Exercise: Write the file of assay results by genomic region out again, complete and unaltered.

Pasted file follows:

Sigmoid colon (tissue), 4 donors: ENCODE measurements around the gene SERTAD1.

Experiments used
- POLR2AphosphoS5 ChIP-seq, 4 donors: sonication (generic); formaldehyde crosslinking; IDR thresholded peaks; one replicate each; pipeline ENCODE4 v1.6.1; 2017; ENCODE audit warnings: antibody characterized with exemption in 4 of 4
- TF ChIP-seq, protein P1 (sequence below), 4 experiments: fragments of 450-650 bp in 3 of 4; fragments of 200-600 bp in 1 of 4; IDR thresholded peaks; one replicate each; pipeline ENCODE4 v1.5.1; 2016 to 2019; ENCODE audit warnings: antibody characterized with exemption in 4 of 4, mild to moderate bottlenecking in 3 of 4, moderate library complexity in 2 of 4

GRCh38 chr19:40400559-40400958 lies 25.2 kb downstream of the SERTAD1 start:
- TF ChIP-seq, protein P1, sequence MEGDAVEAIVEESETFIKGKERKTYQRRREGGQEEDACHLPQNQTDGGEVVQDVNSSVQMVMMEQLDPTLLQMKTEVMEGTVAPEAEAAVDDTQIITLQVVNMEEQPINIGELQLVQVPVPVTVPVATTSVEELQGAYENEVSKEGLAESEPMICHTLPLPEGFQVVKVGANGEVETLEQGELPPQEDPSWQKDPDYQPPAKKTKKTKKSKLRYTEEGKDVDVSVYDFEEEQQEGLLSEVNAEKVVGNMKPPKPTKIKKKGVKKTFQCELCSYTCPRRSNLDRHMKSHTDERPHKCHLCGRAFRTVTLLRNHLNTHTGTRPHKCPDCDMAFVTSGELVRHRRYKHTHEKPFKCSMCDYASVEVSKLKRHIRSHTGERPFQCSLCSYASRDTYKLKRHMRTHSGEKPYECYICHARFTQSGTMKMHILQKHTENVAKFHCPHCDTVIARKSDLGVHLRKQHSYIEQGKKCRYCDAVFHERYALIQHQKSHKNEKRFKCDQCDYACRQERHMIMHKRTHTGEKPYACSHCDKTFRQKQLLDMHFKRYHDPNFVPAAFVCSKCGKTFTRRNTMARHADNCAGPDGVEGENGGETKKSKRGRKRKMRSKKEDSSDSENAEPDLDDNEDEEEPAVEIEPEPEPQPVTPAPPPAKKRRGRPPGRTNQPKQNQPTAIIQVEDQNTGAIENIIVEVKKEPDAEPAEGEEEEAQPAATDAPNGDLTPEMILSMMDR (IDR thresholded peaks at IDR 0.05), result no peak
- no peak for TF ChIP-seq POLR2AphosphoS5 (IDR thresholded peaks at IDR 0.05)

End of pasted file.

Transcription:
Sigmoid colon (tissue), 4 donors: ENCODE measurements around the gene SERTAD1.

Experiments used
- POLR2AphosphoS5 ChIP-seq, 4 donors: sonication (generic); formaldehyde crosslinking; IDR thresholded peaks; one replicate each; pipeline ENCODE4 v1.6.1; 2017; ENCODE audit warnings: antibody characterized with exemption in 4 of 4
- TF ChIP-seq, protein P1 (sequence below), 4 experiments: fragments of 450-650 bp in 3 of 4; fragments of 200-600 bp in 1 of 4; IDR thresholded peaks; one replicate each; pipeline ENCODE4 v1.5.1; 2016 to 2019; ENCODE audit warnings: antibody characterized with exemption in 4 of 4, mild to moderate bottlenecking in 3 of 4, moderate library complexity in 2 of 4

GRCh38 chr19:40400559-40400958 lies 25.2 kb downstream of the SERTAD1 start:
- TF ChIP-seq, protein P1, sequence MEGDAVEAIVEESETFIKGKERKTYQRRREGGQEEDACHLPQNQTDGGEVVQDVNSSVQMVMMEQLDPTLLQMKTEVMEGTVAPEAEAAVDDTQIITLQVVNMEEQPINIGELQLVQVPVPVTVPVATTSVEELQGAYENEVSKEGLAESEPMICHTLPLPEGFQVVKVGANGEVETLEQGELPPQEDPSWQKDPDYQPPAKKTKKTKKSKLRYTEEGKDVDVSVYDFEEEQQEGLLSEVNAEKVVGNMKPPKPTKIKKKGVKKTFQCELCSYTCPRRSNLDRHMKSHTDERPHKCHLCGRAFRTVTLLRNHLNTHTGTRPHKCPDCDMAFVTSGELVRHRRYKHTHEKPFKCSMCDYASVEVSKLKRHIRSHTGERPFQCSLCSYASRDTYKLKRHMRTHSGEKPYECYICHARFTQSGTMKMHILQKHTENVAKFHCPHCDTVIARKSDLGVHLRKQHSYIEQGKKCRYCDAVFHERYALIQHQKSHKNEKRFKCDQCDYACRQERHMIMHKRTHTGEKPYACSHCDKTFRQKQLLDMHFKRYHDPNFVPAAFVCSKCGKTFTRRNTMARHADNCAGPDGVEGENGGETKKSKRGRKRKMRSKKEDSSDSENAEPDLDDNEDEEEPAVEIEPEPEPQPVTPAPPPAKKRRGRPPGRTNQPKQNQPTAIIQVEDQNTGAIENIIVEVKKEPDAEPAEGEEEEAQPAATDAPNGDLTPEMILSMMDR (IDR thresholded peaks at IDR 0.05), result no peak
- no peak for TF ChIP-seq POLR2AphosphoS5 (IDR thresholded peaks at IDR 0.05)